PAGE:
My Forty Years Scribblin's
Historical Accounts
The Struggle for Knowledge Continues

This was originally written in 1969 as a history of the Seeley Lake High School and printed as a feature article in the January 19, 1970 of The Missoulianunder the title From Horse Barn to Modern School. The piece was re-written in 1992 and published as you see it below in the May-June 1993 issue of The Montana Journal.


Education survived a protracted struggle in Montana but made gains slowly after putting down its fragile roots during the state's infancy. Montana's children, born to hardiness, walked miles, rode horseback, or traveled by horse and buggy from farm and homestead to reach little log cabin schoolhouses which sometimes operated only a few months each year as dictated by the bitter winter weather.

In some areas, as in the Swan Valley, when homesteaders located too far away for their offspring to travel, settlers simply went together and built another little log schoolhouse. These small buildings were often the hub of community social life as well. In the Coeur d'Alene area, logging companies helped to acquire schools. At St. Ignatius, in the 1960s, Mrs. Mary Finley Niles, then in her mid-nineties, told me that she had learned homemaking skills as well as her three Rs at the Ursuline school for Indian children operated by the Catholic sisters. Then, when the Jocko school, a boarding school for Indian children, was in operation around the turn of the century, she made "all the pretty red and gray uniforms worn by the girls residing there."

I attended school at the first bona fide schoolhouse in Evaro, a no-nonsense, high-ceilinged frame building heated by a pot-bellied stove. There was no basketball court, no music room, no library books, but we were lucky. We enjoyed a teeter-totter and someone had shinnied up a big pine tree and put up a swing.

As related by my now-deceased aunt, Stella Johnson Mackie, a company of black soldiers from Fort Missoula, when on bivouac, would make their first night's encampment on the Evaro schoolgrounds on their way north to Polson. They brought along musical instruments. After the evening meal, the local people would gather to hear the band concert, a rare treat for the isolated residents. Years later, an enterprising teacher promoted a basket social to buy a Victrola and half a dozen records so our school could be introduced to classical music. Before the end of the school year, this same teacher obtained permission to use a grassy yard beside the store building, had the Victrola carried there, and helped us perform a maypole dance. She directed the setting of the maypole and provided the pretty crepe paper streamers herself. The parents and every lumberjack in the area came to lean on the fence and view this unusual spectacle.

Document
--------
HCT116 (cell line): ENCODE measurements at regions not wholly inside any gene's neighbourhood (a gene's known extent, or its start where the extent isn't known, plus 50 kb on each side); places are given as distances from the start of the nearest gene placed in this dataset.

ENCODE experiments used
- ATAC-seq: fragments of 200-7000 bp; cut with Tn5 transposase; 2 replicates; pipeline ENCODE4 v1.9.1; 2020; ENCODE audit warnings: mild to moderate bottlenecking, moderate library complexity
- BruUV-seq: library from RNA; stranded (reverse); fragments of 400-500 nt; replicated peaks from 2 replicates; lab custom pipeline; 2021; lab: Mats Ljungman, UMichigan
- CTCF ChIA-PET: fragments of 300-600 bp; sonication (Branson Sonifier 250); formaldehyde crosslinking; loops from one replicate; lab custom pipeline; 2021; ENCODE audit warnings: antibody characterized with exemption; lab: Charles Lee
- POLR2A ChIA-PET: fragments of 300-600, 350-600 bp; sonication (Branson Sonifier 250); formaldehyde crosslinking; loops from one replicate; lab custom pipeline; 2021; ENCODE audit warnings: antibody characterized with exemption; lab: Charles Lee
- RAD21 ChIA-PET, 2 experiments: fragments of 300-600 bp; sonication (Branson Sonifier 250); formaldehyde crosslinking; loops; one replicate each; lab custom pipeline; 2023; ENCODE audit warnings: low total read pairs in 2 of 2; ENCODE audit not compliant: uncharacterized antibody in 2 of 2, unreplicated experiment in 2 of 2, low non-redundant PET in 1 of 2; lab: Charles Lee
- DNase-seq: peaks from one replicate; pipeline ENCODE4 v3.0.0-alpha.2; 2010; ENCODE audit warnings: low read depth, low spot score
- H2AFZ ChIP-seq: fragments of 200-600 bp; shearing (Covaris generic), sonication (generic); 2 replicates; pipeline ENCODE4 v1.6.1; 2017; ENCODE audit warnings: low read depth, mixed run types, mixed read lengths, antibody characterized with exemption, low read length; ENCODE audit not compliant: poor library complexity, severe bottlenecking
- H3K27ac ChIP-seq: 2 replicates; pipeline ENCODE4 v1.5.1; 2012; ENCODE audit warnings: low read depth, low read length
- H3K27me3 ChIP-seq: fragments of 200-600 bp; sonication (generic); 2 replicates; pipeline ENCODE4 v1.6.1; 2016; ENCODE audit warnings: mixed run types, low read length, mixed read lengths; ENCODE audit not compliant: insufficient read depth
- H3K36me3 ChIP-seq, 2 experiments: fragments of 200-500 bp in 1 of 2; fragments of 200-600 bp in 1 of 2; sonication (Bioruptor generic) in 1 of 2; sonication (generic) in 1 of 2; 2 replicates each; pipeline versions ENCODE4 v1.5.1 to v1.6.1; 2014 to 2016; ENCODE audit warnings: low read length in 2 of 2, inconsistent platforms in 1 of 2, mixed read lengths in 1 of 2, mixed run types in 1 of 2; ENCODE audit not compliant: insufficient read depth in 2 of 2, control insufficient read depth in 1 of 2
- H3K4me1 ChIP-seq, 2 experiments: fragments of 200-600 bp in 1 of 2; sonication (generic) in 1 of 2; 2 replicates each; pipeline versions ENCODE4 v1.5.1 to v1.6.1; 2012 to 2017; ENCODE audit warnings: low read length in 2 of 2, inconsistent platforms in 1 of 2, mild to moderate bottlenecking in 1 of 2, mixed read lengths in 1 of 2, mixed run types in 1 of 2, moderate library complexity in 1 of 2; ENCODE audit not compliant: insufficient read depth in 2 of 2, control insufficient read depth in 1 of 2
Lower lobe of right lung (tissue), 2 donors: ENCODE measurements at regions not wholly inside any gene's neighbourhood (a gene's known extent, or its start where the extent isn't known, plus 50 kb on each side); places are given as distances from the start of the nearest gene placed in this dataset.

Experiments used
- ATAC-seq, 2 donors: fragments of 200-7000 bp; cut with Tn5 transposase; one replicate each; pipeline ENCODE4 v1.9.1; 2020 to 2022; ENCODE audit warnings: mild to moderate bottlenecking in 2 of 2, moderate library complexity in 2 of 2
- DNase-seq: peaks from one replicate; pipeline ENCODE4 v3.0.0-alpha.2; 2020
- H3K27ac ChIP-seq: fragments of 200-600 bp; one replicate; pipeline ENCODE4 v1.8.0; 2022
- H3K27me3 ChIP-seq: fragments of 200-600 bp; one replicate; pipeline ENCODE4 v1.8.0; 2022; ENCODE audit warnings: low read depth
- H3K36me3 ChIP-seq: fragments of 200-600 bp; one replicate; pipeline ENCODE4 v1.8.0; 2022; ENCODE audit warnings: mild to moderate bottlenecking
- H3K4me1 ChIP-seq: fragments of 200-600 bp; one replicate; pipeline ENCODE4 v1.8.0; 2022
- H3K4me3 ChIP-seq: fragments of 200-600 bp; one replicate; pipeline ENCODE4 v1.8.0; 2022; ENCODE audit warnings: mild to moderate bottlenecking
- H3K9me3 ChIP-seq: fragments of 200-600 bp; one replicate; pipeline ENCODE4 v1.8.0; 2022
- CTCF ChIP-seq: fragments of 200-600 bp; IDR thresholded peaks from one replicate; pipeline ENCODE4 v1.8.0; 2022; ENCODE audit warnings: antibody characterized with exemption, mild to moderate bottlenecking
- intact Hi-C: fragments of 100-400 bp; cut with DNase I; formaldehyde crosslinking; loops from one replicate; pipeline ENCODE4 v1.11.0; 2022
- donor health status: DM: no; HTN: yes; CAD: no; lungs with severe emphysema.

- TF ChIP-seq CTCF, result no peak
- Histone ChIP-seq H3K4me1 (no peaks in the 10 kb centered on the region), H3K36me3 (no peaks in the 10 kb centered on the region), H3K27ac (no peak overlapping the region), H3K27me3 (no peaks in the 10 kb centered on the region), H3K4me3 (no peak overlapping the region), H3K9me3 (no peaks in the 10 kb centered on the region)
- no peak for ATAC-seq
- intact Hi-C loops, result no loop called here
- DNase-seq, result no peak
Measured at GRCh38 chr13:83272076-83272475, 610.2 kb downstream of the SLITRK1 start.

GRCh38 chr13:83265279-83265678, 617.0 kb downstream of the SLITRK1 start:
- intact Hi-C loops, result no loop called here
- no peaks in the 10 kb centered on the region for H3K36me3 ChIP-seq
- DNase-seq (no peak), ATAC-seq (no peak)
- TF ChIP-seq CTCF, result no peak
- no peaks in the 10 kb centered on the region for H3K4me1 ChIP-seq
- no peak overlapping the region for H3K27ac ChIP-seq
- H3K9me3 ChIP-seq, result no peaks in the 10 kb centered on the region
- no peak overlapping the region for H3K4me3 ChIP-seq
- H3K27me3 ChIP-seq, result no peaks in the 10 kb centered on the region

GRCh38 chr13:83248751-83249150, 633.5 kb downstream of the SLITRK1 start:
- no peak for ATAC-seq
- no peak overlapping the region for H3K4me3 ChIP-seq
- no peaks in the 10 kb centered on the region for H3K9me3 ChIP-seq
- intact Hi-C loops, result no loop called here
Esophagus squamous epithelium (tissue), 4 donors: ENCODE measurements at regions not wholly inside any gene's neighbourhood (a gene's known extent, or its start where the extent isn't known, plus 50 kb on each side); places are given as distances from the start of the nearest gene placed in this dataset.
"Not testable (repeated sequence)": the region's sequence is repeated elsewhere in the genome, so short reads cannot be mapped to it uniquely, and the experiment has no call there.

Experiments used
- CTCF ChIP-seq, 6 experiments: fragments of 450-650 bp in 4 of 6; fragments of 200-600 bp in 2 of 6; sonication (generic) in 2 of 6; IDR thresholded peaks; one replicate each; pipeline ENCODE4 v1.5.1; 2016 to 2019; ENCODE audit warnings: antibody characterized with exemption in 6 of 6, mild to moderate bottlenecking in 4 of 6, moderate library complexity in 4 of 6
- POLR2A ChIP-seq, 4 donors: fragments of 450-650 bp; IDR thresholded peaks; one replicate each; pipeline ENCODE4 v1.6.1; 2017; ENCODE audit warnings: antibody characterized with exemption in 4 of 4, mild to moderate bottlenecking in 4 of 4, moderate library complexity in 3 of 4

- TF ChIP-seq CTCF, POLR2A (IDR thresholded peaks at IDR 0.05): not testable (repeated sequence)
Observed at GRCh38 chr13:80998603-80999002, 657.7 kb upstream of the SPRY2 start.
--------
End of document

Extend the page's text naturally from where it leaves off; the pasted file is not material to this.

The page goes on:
The DeSmet and O'Keefe schools were a four-mile walk from our LaValle homestead. The teacher at DeSmet, Miss Hilda Nyberg, would call us in a few minutes early at noon and wash all our (eleven) faces and slick back our hair— "because we might have company."

As recently as the 1950s, after the logging boom had hit Seeley Lake, the little one-room schools burst their seams, and students were packed into shells of old buildings abandoned by the departing smokejumpers. One of these was shored up underneath and the cracks battened with rags and newspapers. The school board was begging for a new building but could get no help. In desperation, a delegation journeyed to Washington, D.C., to plead their case. Upon hearing that some Seeley Lake students were being educated in a refurbished stable, one congressman said, "Ah can just smell those hosses." The result was that Seeley Lake got a new schoolhouse, four modern rooms that have been outgrown, improved, and expanded.

Seeley's need for a high school brought forth another battle upon which a branch of the Missoula County High School was granted—after several years of transporting students to Missoula on what was termed the longest school bus ride in the United States. Those early school buses were a team of horses and a wagon or a truck covered with canvas and warmed by a woodstove.

Nor were there any hot lunch programs, although some teachers solicited ingredients from the parents or drew from their own small salaries to provide hot soup or cocoa in the coldest winter weather. These early teachers, who lived and worked under less than ideal conditions and who went the extra mile to stimulate underdeveloped "bumps of knowledge," are our unsung heroes. From the rudiments of the ABCs and the three Rs, they formed the foundations to support the framework of our present-day school system.